IN MOTLEY RAIMENT.


That was a strange trip we took to Richmond, catching that early train.
No one had had any sleep, but we meant to have some naps on the train.
Dear old Captain Leahy was as good as gold to us. He left us to keep
house for him, as he put it, while he went back to the school with the
wheelbarrow to get Annie's trunk. Annie was the only one who had a trunk
now and grateful indeed she was to the Tuckers for saving it for her.
She kept her clothes in her trunk as a rule, all of the best ones, at
least, so she really had suffered almost no loss from the fire.

The rest of us had to do some twisting and turning to get sufficiently
clothed to travel. There were no hats at all in the company. Annie had a
summer hat packed in her trunk, but no hat at all was better than a
summer hat the middle of March. At that date the style of wearing your
summer hat in winter and beginning on your winter hat in early fall had
not yet penetrated to Gresham.

Mary had fared worse than any of us and all her voluminous skirts had
perished in the flames. At least, we thought they had at the time but we
heard later that some of the Gresham darkeys were seen dressed in them.
Thomas Hawkins reported this to us. He said he knew Mary's clothes and
could not be mistaken.

Mary's home lay in a different direction from Richmond and Mary thought
she must leave us and go immediately to her mother, but we persuaded her
to call up her mother on long distance and put it up to her that since
she was burnt out and had no clothes she had better go to Richmond with
us and purchase more.

Mrs. Flannagan thought so, too, and was not a bit grouchy over being
called up at five o'clock in the morning to decide. She even said she
might come to Richmond herself and superintend the purchasing. We wanted
to meet Mary's mother, but we were itching to have charge of the
selection of Mary's clothes, certain, in the arrogance of youth, that we
could do much better than Mrs. Flannagan.

I am pretty sure that that was the first time school girls had ever left
Gresham on that early train with a proper breakfast. Captain Leahy
hustled and bustled, and with the assistance of the girls had a
delightful little repast cooked on his doll baby stove. The coffee was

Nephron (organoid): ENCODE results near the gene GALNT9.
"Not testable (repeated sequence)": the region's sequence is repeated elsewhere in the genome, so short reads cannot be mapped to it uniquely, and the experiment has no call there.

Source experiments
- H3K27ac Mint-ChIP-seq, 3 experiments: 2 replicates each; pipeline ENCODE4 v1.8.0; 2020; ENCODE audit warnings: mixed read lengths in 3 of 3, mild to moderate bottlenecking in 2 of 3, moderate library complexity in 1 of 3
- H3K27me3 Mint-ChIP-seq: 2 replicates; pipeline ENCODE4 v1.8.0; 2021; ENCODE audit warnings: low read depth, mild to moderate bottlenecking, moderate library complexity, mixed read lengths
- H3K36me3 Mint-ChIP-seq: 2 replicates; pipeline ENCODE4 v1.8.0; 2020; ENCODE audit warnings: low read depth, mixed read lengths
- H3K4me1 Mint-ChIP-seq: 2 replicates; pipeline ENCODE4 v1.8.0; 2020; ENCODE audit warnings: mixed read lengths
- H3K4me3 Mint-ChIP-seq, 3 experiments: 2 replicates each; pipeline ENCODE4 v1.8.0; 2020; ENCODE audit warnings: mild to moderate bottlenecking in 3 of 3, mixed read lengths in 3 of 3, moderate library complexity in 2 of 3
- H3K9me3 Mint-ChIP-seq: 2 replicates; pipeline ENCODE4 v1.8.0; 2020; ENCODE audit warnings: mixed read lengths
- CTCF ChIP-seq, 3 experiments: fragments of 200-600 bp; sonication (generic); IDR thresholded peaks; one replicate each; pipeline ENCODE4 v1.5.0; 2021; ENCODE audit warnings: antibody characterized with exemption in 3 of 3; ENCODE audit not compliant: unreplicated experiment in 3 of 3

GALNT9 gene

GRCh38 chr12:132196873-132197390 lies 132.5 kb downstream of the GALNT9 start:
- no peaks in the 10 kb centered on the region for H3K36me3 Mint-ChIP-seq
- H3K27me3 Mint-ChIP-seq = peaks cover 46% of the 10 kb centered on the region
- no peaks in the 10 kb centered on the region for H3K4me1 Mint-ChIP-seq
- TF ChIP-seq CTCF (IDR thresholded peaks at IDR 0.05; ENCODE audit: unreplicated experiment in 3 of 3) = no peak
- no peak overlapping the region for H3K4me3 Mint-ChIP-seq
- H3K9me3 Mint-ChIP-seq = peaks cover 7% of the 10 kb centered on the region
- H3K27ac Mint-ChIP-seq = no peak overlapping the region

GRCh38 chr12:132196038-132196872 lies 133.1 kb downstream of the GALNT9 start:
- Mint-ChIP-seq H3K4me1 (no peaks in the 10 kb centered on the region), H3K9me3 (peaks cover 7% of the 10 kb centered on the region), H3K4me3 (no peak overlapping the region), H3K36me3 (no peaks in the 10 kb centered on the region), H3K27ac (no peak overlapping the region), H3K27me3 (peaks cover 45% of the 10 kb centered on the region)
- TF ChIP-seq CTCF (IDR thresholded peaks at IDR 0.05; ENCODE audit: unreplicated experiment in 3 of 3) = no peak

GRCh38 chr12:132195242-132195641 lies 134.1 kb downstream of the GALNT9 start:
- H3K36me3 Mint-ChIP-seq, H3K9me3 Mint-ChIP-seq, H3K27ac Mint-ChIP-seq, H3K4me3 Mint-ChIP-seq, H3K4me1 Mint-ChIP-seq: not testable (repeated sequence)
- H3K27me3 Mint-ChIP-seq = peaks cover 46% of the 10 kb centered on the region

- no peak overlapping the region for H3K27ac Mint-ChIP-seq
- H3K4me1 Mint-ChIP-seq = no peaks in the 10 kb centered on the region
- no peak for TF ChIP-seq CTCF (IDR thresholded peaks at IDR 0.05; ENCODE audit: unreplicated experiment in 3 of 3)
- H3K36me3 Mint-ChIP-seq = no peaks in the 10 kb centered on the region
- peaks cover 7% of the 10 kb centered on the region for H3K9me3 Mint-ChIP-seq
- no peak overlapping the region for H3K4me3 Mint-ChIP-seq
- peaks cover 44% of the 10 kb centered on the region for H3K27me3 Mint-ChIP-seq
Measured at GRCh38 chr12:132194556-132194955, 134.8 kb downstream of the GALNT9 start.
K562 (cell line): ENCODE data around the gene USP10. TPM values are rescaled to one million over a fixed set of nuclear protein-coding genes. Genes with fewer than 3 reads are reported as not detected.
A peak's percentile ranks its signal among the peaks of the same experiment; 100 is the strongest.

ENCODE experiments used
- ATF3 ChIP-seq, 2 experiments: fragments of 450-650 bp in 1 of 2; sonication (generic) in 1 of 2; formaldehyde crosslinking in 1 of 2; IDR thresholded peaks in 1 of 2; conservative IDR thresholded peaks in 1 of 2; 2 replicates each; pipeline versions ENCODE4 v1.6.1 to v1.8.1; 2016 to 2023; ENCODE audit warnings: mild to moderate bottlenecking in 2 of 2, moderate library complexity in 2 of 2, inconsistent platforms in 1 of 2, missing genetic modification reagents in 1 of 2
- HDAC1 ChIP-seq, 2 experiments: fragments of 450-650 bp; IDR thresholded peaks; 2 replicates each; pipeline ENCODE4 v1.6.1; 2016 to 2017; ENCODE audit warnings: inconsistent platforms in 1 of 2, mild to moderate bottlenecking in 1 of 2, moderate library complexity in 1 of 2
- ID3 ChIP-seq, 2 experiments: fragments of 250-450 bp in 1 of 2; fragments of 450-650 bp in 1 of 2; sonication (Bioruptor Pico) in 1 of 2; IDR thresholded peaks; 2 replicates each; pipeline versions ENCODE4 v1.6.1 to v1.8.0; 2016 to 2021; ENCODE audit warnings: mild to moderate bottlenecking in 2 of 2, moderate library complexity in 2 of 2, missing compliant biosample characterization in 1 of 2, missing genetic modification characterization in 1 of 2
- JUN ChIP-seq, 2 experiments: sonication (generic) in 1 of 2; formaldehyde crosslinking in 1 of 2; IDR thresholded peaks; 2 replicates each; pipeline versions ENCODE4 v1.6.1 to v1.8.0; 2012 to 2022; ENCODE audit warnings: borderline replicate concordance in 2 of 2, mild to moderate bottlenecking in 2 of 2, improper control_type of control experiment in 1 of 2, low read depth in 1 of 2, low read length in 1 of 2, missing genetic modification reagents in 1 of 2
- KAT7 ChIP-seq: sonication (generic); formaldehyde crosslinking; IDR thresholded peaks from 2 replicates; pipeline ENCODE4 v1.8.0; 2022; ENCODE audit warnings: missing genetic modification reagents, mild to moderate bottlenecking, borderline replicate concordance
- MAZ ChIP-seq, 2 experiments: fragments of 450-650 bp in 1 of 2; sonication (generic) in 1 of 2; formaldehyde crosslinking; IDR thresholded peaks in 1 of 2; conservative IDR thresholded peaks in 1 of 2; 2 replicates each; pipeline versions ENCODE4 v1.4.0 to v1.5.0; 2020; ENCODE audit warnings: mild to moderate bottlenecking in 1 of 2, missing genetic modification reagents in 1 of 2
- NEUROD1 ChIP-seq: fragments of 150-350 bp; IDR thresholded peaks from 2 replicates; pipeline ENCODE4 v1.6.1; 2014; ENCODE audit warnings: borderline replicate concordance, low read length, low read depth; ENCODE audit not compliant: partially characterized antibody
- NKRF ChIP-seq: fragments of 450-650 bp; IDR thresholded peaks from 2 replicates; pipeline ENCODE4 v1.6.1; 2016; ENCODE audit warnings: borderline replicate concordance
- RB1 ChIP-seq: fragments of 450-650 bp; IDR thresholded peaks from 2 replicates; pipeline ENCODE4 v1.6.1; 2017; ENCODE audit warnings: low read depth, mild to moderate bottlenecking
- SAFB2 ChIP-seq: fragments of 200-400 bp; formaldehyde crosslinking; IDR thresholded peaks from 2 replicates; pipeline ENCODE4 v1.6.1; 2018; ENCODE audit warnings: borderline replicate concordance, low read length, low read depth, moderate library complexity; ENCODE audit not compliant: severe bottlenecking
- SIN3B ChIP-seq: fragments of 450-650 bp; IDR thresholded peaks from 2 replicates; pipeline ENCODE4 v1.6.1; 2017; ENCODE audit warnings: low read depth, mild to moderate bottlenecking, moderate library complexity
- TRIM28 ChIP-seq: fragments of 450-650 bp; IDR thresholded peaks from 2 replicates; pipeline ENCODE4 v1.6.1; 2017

not of the finest grade, but it was of the finest make. The toast was
piping hot and the fried eggs were beyond reproach. The girls who had
been taken to the hotel did not fare so well as we.

Before train time Miss Plympton came to bid us good-bye. She was looking
terribly harassed, having so many girls to attend to. I was glad to see
she had changed her pink pajamas for a more suitable attire, also glad
that she had remembered to bring my coat back to me.

I had had a little talk with Tweedles while Mary and Annie were 'phoning
Mrs. Flannagan, and we had come to the conclusion that we would 'fess
up to Miss Plympton about how I got the sprained ankle.

"I'll write to her, if you girls don't mind," I said. "I never felt
sneakier in my life than when she bit so easily. I would have told her
then but I did not want to get you into a scrape, too."

"Oh, forget it! Forget it!" they tweedled.

We had not expected the honour of a visit from her, as we had got her
permission to take the first train home and thought that would be the
last of it.

She would not sit down at first, but stood a few minutes in the tiny
house, looking curiously around at the Captain's arrangements. We had
finished breakfast and Dum and Annie were clearing off the table
preparatory to washing the dishes, although the host insisted on their
leaving them.

"We've half an hour to train time and might just as well put it in
usefully," insisted Dum.

"You look that tirred, lady," said the Captain, "if ye will excuse an
ould man, I think if ye take a coop of coffee 'twill be the savin' of
ye."

She did take one and very grateful she was. I began to feel that Miss
Plympton was much more human than I had ever deemed her. It wasn't easy
to begin my confession, however, as there were so many present and Miss
Plympton tired and broken was still Miss Plympton.

"I have something to tell you," I faltered, after she had inquired
almost tenderly after my ankle. "I--I--sprained my ankle in the fire
drill, not in the fire. Tweedles--I mean Caroline and Virginia--and I,
you remember, beat all the girls out of the building. We did not come
out the regular way, but slid down the sheets out of our window. There
were not enough sheets in our rope then to touch the ground and I had to
jump about six feet--and my ankle turned. I did not mean to let you
think it was in the fire I had hurt it, but you just took it for
granted."

I waited in great anxiety to see how this confession would strike our